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Mongo DB Quries

Feature MongoDB MySQL
Data Model Document-based Relational
Query Language MongoDB Query Language (MQL) Structured Query Language (SQL)
Indexing Supports rich query capabilities through secondary indexes Supports basic indexing through B-Tree indexes
Finding Documents db.collection.find({key: value}) SELECT * FROM table WHERE column = value
Finding Documents with LIKE Not supported SELECT * FROM table WHERE column LIKE ‘%value%’
Scalability Scales horizontally through sharding Scales vertically through increasing hardware resources
Transactions Supports multi-document transactions Supports ACID (Atomicity, Consistency, Isolation, Durability) transactions through InnoDB Engine.
Data Aggregation Supports powerful aggregation framework Supports basic data aggregation through GROUP BY and aggregate functions (SUM, AVG, COUNT, etc.)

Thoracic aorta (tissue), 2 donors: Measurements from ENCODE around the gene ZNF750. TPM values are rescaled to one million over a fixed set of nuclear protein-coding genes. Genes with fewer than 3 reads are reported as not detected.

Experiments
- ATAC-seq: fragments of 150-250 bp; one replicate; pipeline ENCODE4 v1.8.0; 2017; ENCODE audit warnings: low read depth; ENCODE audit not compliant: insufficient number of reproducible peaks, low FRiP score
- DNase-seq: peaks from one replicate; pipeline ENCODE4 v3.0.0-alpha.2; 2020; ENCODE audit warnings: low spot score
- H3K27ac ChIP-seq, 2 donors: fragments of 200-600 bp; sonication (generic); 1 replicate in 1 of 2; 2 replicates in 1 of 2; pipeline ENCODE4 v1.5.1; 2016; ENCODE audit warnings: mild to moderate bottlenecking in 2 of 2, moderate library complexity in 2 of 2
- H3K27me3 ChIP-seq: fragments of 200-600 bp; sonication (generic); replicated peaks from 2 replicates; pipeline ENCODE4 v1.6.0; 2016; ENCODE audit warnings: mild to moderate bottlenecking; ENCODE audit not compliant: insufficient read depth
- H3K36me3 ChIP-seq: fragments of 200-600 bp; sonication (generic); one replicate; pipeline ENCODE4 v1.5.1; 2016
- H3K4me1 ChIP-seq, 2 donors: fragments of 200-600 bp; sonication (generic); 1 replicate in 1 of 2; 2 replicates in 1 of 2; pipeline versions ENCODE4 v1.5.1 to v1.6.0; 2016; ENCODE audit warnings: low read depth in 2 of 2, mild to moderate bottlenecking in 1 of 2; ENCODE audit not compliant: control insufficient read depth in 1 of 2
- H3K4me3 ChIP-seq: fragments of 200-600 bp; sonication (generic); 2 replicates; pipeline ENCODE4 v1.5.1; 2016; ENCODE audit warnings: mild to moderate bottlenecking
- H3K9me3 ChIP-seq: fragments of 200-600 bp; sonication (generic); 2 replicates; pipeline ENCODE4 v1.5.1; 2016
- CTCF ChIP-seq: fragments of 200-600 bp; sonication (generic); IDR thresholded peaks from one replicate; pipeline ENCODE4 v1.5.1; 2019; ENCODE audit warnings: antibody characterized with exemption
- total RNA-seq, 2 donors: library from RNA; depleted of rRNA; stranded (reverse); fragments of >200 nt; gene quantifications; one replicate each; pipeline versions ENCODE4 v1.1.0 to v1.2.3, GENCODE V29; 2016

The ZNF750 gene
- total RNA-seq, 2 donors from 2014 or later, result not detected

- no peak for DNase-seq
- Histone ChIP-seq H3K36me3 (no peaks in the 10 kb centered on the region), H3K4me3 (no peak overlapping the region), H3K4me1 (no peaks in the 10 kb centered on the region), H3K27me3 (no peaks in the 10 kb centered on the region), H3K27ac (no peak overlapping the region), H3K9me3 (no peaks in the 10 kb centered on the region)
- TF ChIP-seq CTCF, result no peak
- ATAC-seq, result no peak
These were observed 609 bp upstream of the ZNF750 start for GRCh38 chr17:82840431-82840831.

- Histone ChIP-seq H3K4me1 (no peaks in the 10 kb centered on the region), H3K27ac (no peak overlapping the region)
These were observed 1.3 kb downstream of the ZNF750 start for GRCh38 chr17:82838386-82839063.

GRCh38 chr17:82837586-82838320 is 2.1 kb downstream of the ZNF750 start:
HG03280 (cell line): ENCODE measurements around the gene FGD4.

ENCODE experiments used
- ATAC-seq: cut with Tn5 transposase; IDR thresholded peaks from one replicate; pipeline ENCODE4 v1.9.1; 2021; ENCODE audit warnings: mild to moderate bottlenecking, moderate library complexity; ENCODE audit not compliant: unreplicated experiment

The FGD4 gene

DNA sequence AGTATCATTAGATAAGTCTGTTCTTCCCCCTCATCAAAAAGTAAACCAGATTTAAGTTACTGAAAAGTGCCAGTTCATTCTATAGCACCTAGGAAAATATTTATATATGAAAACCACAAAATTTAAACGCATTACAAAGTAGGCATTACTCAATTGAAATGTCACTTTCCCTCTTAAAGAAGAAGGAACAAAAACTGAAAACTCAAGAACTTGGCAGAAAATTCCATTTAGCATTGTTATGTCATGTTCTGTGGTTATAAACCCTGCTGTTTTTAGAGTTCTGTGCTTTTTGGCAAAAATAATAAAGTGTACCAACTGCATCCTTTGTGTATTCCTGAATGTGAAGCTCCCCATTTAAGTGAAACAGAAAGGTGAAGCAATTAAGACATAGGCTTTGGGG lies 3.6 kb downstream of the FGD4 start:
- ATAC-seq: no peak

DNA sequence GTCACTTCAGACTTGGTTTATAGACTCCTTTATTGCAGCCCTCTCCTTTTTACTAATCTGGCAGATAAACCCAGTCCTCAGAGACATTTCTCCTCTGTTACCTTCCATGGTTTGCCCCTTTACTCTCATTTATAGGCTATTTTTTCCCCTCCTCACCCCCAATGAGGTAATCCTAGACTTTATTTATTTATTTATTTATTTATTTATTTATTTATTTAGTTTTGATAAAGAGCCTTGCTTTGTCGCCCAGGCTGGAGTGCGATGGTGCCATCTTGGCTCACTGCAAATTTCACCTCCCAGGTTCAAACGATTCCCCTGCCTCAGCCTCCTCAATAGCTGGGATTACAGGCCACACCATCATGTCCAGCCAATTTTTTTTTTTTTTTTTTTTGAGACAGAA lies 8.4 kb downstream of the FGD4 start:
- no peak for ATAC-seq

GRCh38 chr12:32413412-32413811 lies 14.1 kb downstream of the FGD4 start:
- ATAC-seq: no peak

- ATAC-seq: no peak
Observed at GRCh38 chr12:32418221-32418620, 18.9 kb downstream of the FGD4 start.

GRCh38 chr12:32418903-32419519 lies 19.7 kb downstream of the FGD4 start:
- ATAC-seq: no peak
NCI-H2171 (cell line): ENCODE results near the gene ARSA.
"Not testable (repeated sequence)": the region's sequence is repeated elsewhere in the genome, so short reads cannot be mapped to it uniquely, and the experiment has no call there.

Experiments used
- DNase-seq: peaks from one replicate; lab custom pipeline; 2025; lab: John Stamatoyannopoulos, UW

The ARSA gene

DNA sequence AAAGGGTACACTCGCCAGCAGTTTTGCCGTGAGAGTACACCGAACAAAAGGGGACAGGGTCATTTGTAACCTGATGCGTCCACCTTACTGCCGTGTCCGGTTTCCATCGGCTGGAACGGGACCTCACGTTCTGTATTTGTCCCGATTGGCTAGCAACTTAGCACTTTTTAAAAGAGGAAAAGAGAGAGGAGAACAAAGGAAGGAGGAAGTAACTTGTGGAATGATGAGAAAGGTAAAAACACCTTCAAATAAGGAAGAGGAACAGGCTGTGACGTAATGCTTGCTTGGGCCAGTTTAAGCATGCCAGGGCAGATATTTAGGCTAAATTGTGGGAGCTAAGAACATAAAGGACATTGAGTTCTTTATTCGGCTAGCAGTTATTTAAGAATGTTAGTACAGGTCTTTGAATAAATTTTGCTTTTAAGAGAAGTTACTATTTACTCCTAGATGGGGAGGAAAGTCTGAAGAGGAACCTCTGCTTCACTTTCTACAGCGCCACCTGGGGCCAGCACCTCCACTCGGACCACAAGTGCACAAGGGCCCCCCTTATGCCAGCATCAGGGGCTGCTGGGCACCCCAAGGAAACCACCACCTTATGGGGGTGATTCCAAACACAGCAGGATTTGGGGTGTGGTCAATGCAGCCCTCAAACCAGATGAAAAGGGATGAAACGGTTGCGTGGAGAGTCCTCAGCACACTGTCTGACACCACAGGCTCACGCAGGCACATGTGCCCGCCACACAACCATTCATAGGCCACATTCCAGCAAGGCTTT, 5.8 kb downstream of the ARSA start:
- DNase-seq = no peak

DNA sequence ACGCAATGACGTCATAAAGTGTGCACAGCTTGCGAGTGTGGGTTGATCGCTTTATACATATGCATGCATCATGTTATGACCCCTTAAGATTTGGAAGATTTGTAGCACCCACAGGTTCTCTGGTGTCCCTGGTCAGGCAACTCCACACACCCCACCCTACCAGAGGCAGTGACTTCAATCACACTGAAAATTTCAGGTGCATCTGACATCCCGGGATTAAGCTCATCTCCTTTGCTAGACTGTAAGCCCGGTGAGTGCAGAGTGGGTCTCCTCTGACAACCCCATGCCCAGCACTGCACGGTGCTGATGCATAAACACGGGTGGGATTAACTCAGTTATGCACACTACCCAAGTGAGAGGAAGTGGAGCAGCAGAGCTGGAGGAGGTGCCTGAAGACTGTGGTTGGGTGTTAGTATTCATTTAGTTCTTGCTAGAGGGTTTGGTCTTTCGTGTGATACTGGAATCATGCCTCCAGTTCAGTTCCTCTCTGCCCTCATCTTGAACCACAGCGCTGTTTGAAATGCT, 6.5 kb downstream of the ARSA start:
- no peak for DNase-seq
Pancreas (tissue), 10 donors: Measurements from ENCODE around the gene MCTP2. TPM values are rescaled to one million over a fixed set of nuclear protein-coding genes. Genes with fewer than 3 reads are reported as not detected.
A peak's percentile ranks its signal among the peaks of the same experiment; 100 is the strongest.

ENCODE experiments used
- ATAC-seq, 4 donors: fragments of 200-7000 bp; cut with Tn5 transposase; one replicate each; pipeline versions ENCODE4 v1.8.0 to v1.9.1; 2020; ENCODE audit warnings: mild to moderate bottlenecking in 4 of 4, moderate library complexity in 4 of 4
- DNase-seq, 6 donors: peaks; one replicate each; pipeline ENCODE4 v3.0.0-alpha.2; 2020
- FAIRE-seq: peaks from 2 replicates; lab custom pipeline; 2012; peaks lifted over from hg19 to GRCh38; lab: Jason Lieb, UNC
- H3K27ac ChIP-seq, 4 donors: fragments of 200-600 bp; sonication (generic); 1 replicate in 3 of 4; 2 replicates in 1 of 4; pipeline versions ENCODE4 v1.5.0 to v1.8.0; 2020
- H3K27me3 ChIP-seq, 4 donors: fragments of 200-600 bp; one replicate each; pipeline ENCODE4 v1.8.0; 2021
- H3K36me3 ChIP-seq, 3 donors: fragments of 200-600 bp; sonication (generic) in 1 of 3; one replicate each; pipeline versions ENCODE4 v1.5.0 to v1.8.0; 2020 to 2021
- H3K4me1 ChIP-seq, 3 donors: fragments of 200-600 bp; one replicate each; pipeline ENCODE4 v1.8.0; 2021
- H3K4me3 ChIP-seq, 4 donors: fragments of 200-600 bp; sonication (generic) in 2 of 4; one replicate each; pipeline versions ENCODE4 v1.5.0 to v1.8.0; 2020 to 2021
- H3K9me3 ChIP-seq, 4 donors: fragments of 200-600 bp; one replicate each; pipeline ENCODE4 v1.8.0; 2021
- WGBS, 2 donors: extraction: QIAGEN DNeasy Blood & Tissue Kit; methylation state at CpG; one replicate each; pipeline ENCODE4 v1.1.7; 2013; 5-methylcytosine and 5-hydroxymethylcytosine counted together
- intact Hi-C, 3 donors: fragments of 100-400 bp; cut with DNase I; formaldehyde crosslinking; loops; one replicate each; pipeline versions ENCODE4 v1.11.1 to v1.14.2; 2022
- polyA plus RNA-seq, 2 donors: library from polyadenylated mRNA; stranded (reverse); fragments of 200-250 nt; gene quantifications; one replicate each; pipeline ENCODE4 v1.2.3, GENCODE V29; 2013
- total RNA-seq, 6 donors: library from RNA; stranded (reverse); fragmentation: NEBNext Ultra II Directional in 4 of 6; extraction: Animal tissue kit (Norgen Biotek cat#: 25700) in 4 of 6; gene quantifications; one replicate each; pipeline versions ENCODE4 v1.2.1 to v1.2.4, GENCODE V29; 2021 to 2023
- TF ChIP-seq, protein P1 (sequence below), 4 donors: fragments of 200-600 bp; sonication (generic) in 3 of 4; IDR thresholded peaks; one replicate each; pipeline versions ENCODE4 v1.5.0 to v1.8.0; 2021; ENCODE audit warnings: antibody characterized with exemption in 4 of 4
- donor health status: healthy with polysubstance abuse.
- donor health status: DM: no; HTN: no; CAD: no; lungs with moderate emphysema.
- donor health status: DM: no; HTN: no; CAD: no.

Flexibility Supports dynamic schema, where fields can vary across documents Supports fixed schema, where all records must adhere to the same structure

SQL and MongoDB are both widely used databases, but they have different query languages and operators. Some commonly used SQL operators have equivalent operators in MongoDB, but others, such as the LIKE operator, are not supported. The table above provides a comparison of some of the most commonly used SQL operators and their equivalents in MongoDB, along with a brief description. It is important to understand the differences between these operators when transitioning from SQL to MongoDB or vice versa.


SQL Operator MongoDB Operator
BETWEEN $gte, $lte
EXISTS $exists
NULL $type
COUNT db.collection.count()
SUM db.collection.aggregate([{$group: {_id: null, total: {$sum: “$field”}}}])
AVG db.collection.aggregate([{$group: {_id: null, average: {$avg: “$field”}}}])
MIN db.collection.aggregate([{$group: {_id: null, minimum: {$min: “$field”}}}])
MAX db.collection.aggregate([{$group: {_id: null, maximum: {$max: “$field”}}}])
SQL Operator MongoDB Operator
= $eq
!= $ne
< $lt